Parental Relocation / Move Away Requests in Arizona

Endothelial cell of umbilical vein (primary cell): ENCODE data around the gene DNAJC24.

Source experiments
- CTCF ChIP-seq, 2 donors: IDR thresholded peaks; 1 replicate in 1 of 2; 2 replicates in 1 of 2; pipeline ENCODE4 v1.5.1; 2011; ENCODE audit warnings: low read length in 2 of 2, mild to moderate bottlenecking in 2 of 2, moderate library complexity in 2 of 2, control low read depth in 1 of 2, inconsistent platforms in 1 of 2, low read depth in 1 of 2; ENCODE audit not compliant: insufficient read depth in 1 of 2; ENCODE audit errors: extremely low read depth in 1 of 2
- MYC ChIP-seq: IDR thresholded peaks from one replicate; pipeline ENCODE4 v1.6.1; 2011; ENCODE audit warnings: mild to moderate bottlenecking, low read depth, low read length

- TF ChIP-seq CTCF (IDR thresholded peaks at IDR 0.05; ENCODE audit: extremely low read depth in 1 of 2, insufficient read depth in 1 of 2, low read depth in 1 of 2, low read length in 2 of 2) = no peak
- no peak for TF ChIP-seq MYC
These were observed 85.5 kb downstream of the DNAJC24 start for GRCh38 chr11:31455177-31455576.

Often one of the parents desires to move with the minor child or children to another state or a substantial distance within the state (over 100 miles) which would make it more difficult for the other parent to exercise his or her parenting time. Sometimes one of the parties desires to be closer to family members and where they have job opportunities. Sometimes one of the parties meets a significant other and desires to relocate to marry and/or live with such person. Sometimes one of the parties is remarried and his/her spouse is in the military and is being transferred to another base. Although all such reasons are legitimate, they may or may not be enough to convince the Court to grant a relocation request. Relocation requests are governed by Arizona Revised Statute Section 25-408. If the parties have joint legal decision making, certain procedures need to be followed. If a party has sole legal decision making, the requirements of the statute do not apply. If one of the parties lives out of state, then the statute does not apply either.  If the parties both reside in Arizona and share joint legal decision making, the statute does apply and the party desiring to relocate generally has to obtain permission of the Court (certain exceptions apply if notice is given and not responded to within the statutory period of time). Of course, if both parties agree to the relocation, a stipulation can be submitted. However, if the relocation is disputed, the Court will have to decide. There are some circumstances that a party with primary parenting time can ‘arguably’ temporarily relocate pending the Court’s determination of the dispute, however this is usually not recommended as the Court may find that such relocation without a Court order was unreasonable. The decision of the Court rests upon the best interests of the child. The party desiring to relocate has the burden of proof to show that the relocation would serve the best interests of the child. Factors to be addressed include whether the other parent can still have a meaningful relationship and parenting time if the relocation were granted, whether the relocation is being made or opposed in good faith and not to interfered with the parental rights of the other parent, the prospective advantages of the move to the children and the relocating parent, the likelihood the moving parent will comply with parenting time orders, and how the child’s stability and well being may be affected by such relocation.  Generally relocation requests  are rarely granted in situations where both parents have equal (or close to equal) parenting time and both are fit parents. Situations that involve a parent with limited parental involvement, domestic violence issues and/or substance abuse issues are more likely to be granted (but not guaranteed). If a relocation request is denied and the parent moves anyway, the Court will generally grant material parenting time during holiday periods, summers and other periods that the child is not in school.  Bishop Law Office attorneys will be happy to meet with parents who seek to relocate or oppose a relocation and provide our expert advice and feedback regarding your options.